What would you sacrifice for your art? How much would you give up to be the very best? How much does one’s identity as an artist comes from innate talent versus the act of creation? Can an artist create art separate from their past experiences? Can an artist ever surpass their past?
These are the questions Roses and Rot asks of its readers and that protagonist Imogen, her sister Marin, and their fellow artists ask of themselves.
Listen! I am Siobhan McQuaid. I know the cost of even a small bend in the course of history. Listen!”
How to Train Your Dragon set in Canada.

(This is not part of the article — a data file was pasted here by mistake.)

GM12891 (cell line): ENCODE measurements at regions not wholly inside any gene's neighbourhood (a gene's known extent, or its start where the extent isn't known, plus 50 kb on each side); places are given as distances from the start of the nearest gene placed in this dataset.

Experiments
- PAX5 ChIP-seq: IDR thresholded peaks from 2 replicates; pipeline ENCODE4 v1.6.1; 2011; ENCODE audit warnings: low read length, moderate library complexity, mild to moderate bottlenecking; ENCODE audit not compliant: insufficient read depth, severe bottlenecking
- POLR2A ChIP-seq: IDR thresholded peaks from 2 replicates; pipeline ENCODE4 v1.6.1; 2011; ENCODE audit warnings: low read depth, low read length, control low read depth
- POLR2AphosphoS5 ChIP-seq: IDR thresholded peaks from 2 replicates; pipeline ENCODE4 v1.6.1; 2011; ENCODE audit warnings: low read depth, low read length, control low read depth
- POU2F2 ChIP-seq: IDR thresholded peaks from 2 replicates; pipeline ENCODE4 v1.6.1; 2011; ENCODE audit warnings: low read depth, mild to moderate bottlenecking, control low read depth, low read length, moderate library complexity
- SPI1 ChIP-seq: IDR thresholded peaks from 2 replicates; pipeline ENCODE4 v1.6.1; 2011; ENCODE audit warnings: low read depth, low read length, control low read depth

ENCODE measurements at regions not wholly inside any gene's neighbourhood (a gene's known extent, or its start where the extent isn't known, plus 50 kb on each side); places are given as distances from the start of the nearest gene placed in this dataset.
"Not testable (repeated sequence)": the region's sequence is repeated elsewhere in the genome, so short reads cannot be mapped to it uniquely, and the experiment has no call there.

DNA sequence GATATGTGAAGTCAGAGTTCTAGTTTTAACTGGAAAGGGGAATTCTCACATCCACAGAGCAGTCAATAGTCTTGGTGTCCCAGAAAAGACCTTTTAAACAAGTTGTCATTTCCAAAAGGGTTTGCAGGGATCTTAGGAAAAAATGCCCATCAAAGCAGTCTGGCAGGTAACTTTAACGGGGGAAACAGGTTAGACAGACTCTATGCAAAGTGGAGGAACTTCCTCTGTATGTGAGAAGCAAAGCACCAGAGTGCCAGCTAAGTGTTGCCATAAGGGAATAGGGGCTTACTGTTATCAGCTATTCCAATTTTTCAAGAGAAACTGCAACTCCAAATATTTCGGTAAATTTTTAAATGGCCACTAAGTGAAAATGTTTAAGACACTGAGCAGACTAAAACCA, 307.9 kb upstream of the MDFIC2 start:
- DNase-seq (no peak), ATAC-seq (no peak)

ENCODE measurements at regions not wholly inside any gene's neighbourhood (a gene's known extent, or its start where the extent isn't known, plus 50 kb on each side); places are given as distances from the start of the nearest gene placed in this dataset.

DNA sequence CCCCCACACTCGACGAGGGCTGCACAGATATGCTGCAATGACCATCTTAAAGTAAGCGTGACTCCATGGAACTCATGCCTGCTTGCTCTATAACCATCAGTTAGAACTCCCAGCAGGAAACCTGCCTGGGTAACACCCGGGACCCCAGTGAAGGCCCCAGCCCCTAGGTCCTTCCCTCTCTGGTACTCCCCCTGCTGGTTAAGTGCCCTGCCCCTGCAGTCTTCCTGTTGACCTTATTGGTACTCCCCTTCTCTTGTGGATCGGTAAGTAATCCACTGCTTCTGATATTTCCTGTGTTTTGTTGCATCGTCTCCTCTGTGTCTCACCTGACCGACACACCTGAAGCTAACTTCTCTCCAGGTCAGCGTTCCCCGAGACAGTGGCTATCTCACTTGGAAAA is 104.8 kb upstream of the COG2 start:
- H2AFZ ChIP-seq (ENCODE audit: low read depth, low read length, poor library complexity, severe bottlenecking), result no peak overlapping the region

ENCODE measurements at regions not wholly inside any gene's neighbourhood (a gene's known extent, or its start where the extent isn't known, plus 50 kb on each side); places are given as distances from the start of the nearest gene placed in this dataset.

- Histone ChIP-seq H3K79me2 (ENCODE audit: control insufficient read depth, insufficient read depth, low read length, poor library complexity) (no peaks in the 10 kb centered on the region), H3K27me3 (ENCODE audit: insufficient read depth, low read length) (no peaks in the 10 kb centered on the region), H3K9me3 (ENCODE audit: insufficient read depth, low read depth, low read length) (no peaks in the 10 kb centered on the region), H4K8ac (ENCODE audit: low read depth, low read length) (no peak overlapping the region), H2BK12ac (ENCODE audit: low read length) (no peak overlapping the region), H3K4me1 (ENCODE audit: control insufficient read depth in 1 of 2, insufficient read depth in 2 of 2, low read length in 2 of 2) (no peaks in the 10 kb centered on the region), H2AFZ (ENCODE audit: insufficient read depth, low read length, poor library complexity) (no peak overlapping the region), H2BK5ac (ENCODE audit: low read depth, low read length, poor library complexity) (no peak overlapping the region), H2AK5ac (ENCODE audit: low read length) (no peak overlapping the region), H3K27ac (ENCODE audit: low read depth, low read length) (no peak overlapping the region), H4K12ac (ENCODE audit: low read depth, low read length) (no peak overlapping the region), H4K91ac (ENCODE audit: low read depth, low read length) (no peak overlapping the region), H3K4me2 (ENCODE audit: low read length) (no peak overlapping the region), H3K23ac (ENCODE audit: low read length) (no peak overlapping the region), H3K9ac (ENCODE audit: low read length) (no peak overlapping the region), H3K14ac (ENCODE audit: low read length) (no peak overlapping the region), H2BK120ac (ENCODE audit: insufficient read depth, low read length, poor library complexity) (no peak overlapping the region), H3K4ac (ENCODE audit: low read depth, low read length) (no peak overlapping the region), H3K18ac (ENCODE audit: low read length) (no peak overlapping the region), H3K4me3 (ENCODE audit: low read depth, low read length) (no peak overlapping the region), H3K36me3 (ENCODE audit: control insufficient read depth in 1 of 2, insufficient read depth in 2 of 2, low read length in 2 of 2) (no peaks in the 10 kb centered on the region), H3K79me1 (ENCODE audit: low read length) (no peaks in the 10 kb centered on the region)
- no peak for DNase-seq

That’s it, that’s the book. Sort of.
Prairie Fire is the sequel and final book in the duology known as the Story of Owen, a teenage dragon slayer set in modern-day Canada, in an alternate version today’s world filled with dragons who eat carbon emissions from burning fossil fuels. This review will spoil the ending of the first book, so if you’d rather remain unsullied, I heartily recommend you obtain a copy of the first book pronto because this is a book about a befuddled and likable teenage dragon slayer, his supportive family, town, and friends, people working together and forging positive relationships because positive relationships are awesome, and above all, it’s about Siobhan McQuaid, the teenage girl who became Owen’s bard and immortalized his story forever.
If you spoilers do not bother you, venture onward.